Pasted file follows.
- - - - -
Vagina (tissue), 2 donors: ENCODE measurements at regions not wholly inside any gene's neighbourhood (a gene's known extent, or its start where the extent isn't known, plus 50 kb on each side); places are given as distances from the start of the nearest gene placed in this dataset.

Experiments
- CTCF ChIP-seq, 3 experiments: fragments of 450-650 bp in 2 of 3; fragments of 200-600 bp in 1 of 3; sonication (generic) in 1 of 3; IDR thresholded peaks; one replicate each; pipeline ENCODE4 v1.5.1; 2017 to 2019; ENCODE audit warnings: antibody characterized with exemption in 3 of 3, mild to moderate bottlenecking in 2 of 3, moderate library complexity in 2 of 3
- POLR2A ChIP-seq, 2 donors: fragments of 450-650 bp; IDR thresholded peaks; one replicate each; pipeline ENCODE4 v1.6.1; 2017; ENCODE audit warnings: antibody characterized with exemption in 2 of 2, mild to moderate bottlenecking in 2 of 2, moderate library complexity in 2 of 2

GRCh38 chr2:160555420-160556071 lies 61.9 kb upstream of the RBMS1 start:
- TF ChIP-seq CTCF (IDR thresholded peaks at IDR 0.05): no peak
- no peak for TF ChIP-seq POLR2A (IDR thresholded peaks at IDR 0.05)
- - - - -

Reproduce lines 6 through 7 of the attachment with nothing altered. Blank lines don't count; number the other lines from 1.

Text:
- TF ChIP-seq CTCF (IDR thresholded peaks at IDR 0.05): no peak
- no peak for TF ChIP-seq POLR2A (IDR thresholded peaks at IDR 0.05)